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U.S. Soccer Coaching Department Makes Important Improvements to "E" License Course


CHICAGO (April 25, 2012) – This past February 2012, the U.S. Soccer Coaching Department held a conference in Boston, Mass., with 80 people in attendance from state associations across the country. This gathering followed six workshops U.S. Soccer held in the fall of 2011, which had over 150 instructors attend. These conferences were organized in order to introduce instructors to recent changes the Coaching Department made to the “E” Coaching Course.

The revamped “E” course is in line with the U.S. Soccer Curriculum launched in April 2011. The 18-hour-long course, which covers the elementary principles of coaching 9-to 12-year-olds, introduces coaches to the fundamentals to planning training sessions, gives primary examples to what 9 to 12 year old athletes should focus on and offers coaches individual feedback from on-field coaching. 

“It is all about elevating the standard of coaching education in our country and the new ‘E’ license is the beginning,” said South Texas Youth Soccer Director Neal Ellis. “It is important to set a better standard of education and hold our coaches accountable.”

One purpose of the changes, as Ellis mentions, is to set higher standards for coaches who are taking the “E” license course. The updates will improve the overall quality of the course so that coaches will receive crucial knowledge that they can then pass on to players. 

“In our opinion, developing coaches with a better understanding and knowledge of the game will lead to better players playing the game,” said Cal South Director of Coaching Education and Player Development Steve Hoffman.

“These changes are important stepping stones in clearing the pathway for our youth players at every level to enjoy a higher-quality environment,” adds U.S. Soccer Director of Coaching Education Dave Chesler.  “The changes reflect increased expectations for the instruction of the course as well as coaching candidate performance.”

The modifications are meant to create a more uniform “E” license course across the country so that coaches in every state receive a similar education. One of the primary changes is the “E” course will now be recognized as a “license” course in every state, rather than just a “certificate.”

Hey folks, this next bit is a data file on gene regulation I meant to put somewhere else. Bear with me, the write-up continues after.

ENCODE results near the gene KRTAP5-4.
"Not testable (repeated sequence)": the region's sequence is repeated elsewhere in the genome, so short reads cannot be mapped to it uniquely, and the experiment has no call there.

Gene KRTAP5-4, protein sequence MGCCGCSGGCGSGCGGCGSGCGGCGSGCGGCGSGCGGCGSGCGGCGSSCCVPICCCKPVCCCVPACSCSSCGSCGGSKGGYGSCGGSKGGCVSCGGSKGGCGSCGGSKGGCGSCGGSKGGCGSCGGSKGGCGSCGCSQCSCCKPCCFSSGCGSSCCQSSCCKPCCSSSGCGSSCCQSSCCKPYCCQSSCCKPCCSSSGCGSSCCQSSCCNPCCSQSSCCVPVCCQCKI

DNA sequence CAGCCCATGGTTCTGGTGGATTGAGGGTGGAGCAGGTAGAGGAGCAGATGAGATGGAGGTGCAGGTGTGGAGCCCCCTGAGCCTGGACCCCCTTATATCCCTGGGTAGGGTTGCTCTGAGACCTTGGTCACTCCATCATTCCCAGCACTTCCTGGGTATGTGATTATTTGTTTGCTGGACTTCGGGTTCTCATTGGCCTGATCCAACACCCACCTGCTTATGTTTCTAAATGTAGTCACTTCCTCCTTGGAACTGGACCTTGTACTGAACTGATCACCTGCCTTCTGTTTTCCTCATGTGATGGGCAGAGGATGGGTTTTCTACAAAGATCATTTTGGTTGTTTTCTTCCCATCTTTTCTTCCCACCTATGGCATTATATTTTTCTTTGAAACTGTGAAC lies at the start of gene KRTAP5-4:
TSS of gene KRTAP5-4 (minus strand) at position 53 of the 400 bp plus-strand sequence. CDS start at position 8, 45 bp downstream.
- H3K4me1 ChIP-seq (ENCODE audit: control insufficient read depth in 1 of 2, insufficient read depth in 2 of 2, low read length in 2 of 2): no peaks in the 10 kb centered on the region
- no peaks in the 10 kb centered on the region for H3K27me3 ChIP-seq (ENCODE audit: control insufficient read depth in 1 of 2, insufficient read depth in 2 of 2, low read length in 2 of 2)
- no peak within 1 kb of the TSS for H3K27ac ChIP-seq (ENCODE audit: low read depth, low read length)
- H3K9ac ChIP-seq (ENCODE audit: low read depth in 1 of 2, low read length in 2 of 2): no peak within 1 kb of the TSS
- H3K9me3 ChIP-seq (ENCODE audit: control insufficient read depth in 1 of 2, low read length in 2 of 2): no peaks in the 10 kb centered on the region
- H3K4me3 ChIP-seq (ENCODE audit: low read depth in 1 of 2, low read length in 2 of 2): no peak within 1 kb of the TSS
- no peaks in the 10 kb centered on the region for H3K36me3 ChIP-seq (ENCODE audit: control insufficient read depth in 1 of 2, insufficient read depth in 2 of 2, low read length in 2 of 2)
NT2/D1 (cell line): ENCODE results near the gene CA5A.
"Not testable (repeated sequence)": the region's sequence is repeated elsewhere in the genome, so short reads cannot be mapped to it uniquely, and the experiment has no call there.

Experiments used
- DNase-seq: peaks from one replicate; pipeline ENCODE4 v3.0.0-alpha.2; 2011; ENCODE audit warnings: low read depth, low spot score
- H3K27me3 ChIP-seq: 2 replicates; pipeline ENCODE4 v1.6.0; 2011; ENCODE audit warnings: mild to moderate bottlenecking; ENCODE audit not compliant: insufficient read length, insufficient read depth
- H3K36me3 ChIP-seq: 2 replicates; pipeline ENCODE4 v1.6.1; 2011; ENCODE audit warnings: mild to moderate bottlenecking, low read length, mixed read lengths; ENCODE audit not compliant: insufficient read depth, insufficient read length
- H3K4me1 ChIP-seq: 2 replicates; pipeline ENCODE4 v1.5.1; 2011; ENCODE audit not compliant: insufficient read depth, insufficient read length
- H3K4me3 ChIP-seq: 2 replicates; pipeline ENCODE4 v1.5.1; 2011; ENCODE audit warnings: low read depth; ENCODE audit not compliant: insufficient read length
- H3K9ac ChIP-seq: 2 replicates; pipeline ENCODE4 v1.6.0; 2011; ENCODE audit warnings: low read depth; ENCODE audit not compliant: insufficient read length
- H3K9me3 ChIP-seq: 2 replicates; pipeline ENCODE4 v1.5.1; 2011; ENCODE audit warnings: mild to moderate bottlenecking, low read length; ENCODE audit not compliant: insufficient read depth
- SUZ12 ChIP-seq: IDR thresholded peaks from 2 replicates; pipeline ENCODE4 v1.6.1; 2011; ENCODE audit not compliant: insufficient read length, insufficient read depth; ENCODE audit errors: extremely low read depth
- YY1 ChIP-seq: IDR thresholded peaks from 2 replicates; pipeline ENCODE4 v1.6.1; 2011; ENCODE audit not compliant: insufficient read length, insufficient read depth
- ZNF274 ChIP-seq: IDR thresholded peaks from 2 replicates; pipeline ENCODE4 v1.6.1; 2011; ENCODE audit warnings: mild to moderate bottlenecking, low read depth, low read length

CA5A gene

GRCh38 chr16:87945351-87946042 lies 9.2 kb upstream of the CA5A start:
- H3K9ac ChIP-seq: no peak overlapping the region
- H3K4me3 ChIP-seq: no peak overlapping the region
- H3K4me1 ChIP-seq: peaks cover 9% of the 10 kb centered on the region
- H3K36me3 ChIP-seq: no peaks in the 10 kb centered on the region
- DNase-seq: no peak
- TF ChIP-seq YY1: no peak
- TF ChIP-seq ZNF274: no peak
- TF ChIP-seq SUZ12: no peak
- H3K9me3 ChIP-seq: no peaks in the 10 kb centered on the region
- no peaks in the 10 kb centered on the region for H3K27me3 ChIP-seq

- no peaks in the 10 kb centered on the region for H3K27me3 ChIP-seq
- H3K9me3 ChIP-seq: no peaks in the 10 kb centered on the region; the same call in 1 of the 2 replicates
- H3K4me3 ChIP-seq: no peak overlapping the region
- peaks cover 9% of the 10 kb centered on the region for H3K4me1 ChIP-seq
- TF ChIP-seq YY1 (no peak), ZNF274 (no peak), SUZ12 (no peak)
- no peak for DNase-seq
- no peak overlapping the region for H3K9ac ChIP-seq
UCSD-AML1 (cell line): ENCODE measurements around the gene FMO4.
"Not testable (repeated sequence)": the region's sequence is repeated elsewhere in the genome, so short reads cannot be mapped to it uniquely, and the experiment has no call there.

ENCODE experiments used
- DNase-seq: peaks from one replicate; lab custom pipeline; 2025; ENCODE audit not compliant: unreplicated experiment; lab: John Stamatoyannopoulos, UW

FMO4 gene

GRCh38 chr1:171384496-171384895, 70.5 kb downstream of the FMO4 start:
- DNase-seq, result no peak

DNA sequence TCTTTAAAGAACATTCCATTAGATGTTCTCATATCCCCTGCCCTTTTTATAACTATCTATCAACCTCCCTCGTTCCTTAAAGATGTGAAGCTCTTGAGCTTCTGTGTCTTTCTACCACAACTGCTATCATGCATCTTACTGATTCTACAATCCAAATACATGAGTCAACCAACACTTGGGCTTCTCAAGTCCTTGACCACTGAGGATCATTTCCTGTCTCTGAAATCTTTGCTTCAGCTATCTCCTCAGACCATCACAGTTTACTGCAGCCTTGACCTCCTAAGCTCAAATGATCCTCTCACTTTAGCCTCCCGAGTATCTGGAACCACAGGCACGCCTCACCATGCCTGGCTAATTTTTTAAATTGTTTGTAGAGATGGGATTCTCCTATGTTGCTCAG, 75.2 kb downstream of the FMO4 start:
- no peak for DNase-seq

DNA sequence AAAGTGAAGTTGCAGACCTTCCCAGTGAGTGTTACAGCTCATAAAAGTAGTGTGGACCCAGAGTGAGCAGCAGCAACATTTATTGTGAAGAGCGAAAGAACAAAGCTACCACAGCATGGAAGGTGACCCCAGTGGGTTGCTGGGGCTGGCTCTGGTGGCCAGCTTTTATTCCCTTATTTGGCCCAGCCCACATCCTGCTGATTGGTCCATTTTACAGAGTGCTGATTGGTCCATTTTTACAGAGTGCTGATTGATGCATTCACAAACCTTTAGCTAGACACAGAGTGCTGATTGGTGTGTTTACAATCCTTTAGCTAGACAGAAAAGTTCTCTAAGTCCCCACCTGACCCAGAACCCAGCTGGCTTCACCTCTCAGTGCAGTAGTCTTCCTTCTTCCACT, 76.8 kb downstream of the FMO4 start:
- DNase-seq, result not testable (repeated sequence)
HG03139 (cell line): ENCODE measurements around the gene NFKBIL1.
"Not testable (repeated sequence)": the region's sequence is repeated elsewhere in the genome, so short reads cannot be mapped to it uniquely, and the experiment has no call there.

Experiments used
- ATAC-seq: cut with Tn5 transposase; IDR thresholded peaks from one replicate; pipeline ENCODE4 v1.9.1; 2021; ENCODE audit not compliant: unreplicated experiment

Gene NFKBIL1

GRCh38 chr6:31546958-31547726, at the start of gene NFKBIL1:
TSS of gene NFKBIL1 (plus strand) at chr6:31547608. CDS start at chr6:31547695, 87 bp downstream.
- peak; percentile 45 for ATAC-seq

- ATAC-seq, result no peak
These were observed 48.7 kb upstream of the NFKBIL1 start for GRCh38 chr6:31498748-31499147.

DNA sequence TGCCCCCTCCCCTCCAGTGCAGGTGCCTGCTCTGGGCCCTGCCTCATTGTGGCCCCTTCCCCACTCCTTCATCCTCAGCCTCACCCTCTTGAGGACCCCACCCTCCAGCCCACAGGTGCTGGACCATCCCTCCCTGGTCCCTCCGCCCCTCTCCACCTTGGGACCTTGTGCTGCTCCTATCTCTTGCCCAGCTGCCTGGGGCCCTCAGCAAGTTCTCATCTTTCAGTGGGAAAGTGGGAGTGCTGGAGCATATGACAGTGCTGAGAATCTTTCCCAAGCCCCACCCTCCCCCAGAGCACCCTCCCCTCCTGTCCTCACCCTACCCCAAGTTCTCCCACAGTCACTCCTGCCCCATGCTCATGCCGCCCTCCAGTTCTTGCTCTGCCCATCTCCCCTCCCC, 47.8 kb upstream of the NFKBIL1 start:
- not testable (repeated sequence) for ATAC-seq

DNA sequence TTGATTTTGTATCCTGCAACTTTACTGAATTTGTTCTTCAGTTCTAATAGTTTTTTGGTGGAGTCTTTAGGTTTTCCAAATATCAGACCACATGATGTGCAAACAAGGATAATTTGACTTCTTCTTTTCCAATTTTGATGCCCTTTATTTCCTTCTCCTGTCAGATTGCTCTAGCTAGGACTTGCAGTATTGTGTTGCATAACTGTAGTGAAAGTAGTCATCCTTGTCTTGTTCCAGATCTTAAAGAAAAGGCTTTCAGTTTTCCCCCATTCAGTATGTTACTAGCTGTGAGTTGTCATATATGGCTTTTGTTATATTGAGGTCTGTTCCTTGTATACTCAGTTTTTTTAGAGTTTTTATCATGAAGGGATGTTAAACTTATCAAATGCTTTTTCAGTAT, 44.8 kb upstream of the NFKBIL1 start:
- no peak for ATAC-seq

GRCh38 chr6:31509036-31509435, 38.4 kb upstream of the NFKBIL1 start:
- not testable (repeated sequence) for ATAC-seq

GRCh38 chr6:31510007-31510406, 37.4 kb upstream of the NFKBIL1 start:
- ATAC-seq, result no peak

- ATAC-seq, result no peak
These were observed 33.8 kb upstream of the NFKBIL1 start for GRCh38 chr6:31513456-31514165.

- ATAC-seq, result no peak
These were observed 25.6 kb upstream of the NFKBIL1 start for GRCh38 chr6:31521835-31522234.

The U.S. Soccer Coaching Education Department intends to host annual national and regional training workshops to educate the state instructors on these changes. It also plans to communicate revisions through a variety of online resources.

“The process of change is well underway as six regional-based Instructor Training Workshops were held this past fall,” said Chesler. “Annual workshops to update and reinforce methods will also be a part of this dynamic educational process.”

“Cal South has had more than 500 coaches go through the new course since January 2012,” said Hoffman. “The biggest thing we have noticed are coaches come to the course prepared and are way more focused.”

In addition to changes in the “E” license, U.S. Soccer is also looking towards the future as it works on revisions to the “D” License course. The ultimate goal is for the newly formatted “E” course to flow smoothly into the “D” course. The revisions to the “D” course are scheduled to be published in the fall of 2012.

“Detailed planning is in progress to ensure that the ‘E’ content and competencies are compatible with the subsequent licensing levels” explained Chesler. “All courses will be re-constructed to reflect higher expectations and increased detail in all aspects.”

“I feel the new ‘E’ course will prepare coaches better for the U.S. Coaching Education Pathway and it will also help the players by having coaches that are more prepared to teach them” said Hoffman.

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